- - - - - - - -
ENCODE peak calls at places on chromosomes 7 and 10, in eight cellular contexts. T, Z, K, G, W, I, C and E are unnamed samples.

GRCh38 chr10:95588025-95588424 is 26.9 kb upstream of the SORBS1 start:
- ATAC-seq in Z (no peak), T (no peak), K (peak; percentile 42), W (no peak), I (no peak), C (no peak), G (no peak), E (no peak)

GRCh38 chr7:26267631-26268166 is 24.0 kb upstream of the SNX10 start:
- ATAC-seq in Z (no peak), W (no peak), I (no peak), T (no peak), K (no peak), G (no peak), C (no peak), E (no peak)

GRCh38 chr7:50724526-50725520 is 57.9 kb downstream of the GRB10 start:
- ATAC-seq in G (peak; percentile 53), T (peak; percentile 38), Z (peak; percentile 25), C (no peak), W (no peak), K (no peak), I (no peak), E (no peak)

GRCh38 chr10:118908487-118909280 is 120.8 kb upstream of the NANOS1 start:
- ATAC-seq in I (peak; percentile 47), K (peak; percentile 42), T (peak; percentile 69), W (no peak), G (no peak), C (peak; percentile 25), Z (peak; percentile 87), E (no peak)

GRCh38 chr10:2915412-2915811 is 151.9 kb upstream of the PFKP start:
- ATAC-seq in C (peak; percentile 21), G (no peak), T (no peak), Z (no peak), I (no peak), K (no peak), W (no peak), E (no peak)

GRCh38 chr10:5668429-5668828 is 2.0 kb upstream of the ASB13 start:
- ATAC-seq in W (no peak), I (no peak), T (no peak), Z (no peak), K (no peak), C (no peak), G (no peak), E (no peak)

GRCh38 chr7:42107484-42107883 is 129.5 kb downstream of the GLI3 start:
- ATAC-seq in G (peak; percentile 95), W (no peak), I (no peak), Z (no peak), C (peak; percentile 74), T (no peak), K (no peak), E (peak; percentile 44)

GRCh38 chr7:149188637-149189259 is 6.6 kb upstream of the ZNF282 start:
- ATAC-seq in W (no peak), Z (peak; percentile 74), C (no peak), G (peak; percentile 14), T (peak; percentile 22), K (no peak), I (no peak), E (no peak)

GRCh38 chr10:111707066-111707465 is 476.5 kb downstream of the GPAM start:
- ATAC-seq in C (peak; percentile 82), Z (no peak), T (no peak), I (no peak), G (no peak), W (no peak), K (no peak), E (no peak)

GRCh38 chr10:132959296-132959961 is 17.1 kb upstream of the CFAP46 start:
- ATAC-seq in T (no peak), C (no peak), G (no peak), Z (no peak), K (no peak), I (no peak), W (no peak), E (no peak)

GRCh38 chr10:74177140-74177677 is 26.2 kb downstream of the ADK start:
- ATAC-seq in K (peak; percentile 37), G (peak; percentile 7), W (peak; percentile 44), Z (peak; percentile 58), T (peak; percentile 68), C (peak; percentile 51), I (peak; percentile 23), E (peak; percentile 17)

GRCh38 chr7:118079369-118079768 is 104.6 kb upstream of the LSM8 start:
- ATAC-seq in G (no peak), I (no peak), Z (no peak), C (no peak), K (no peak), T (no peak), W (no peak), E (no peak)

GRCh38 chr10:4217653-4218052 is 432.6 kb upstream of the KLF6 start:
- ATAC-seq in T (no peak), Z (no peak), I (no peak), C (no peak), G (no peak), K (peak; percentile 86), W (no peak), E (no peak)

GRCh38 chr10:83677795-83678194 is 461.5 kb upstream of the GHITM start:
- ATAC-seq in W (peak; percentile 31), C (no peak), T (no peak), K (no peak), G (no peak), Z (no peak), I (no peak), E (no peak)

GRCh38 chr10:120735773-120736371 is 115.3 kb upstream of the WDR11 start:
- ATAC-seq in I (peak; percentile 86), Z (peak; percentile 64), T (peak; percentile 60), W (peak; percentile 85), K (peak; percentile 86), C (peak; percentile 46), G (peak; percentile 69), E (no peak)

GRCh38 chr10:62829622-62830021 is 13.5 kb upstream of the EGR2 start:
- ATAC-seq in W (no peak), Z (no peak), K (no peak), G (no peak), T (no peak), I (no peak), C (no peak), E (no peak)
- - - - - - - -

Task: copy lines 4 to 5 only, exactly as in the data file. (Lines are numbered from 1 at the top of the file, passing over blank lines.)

GRCh38 chr7:26267631-26268166 is 24.0 kb upstream of the SNX10 start:
- ATAC-seq in Z (no peak), W (no peak), I (no peak), T (no peak), K (no peak), G (no peak), C (no peak), E (no peak)